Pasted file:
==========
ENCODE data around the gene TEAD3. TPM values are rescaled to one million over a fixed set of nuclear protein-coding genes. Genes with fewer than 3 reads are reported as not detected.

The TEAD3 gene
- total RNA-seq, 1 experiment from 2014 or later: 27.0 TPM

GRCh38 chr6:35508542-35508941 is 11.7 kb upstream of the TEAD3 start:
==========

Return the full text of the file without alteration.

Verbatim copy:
ENCODE data around the gene TEAD3. TPM values are rescaled to one million over a fixed set of nuclear protein-coding genes. Genes with fewer than 3 reads are reported as not detected.

The TEAD3 gene
- total RNA-seq, 1 experiment from 2014 or later: 27.0 TPM

GRCh38 chr6:35508542-35508941 is 11.7 kb upstream of the TEAD3 start: